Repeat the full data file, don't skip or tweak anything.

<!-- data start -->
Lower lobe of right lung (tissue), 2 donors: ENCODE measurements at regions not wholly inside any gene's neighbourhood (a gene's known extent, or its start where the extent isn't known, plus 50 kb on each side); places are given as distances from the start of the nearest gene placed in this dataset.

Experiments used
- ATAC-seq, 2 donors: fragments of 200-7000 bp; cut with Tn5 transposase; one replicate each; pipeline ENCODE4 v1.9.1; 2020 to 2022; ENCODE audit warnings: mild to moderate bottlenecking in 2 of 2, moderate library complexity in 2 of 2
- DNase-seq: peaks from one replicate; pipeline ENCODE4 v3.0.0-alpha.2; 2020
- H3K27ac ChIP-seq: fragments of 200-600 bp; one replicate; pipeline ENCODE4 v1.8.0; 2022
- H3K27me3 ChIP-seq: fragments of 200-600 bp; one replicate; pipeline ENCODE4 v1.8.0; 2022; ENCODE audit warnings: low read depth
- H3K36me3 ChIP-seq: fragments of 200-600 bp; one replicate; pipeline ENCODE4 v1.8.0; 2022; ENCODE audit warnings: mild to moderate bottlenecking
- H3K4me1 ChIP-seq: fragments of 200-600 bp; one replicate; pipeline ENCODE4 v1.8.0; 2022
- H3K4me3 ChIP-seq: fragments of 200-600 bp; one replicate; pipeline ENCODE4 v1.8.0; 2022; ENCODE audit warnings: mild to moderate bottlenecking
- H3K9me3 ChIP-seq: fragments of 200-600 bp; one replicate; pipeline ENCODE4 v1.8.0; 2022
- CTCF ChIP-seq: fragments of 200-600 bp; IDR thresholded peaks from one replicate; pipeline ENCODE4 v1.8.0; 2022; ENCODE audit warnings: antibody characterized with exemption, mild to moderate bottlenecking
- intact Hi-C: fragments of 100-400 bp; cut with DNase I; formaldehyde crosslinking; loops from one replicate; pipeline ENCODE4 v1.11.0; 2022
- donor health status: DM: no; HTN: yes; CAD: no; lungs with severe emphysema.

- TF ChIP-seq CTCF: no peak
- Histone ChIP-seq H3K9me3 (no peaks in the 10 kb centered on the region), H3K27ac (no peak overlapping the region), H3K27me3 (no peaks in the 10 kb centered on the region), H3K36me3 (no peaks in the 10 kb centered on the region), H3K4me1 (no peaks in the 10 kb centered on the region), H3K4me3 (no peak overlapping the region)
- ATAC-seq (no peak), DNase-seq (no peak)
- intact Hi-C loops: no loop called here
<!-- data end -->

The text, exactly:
Lower lobe of right lung (tissue), 2 donors: ENCODE measurements at regions not wholly inside any gene's neighbourhood (a gene's known extent, or its start where the extent isn't known, plus 50 kb on each side); places are given as distances from the start of the nearest gene placed in this dataset.

Experiments used
- ATAC-seq, 2 donors: fragments of 200-7000 bp; cut with Tn5 transposase; one replicate each; pipeline ENCODE4 v1.9.1; 2020 to 2022; ENCODE audit warnings: mild to moderate bottlenecking in 2 of 2, moderate library complexity in 2 of 2
- DNase-seq: peaks from one replicate; pipeline ENCODE4 v3.0.0-alpha.2; 2020
- H3K27ac ChIP-seq: fragments of 200-600 bp; one replicate; pipeline ENCODE4 v1.8.0; 2022
- H3K27me3 ChIP-seq: fragments of 200-600 bp; one replicate; pipeline ENCODE4 v1.8.0; 2022; ENCODE audit warnings: low read depth
- H3K36me3 ChIP-seq: fragments of 200-600 bp; one replicate; pipeline ENCODE4 v1.8.0; 2022; ENCODE audit warnings: mild to moderate bottlenecking
- H3K4me1 ChIP-seq: fragments of 200-600 bp; one replicate; pipeline ENCODE4 v1.8.0; 2022
- H3K4me3 ChIP-seq: fragments of 200-600 bp; one replicate; pipeline ENCODE4 v1.8.0; 2022; ENCODE audit warnings: mild to moderate bottlenecking
- H3K9me3 ChIP-seq: fragments of 200-600 bp; one replicate; pipeline ENCODE4 v1.8.0; 2022
- CTCF ChIP-seq: fragments of 200-600 bp; IDR thresholded peaks from one replicate; pipeline ENCODE4 v1.8.0; 2022; ENCODE audit warnings: antibody characterized with exemption, mild to moderate bottlenecking
- intact Hi-C: fragments of 100-400 bp; cut with DNase I; formaldehyde crosslinking; loops from one replicate; pipeline ENCODE4 v1.11.0; 2022
- donor health status: DM: no; HTN: yes; CAD: no; lungs with severe emphysema.

- TF ChIP-seq CTCF: no peak
- Histone ChIP-seq H3K9me3 (no peaks in the 10 kb centered on the region), H3K27ac (no peak overlapping the region), H3K27me3 (no peaks in the 10 kb centered on the region), H3K36me3 (no peaks in the 10 kb centered on the region), H3K4me1 (no peaks in the 10 kb centered on the region), H3K4me3 (no peak overlapping the region)
- ATAC-seq (no peak), DNase-seq (no peak)
- intact Hi-C loops: no loop called here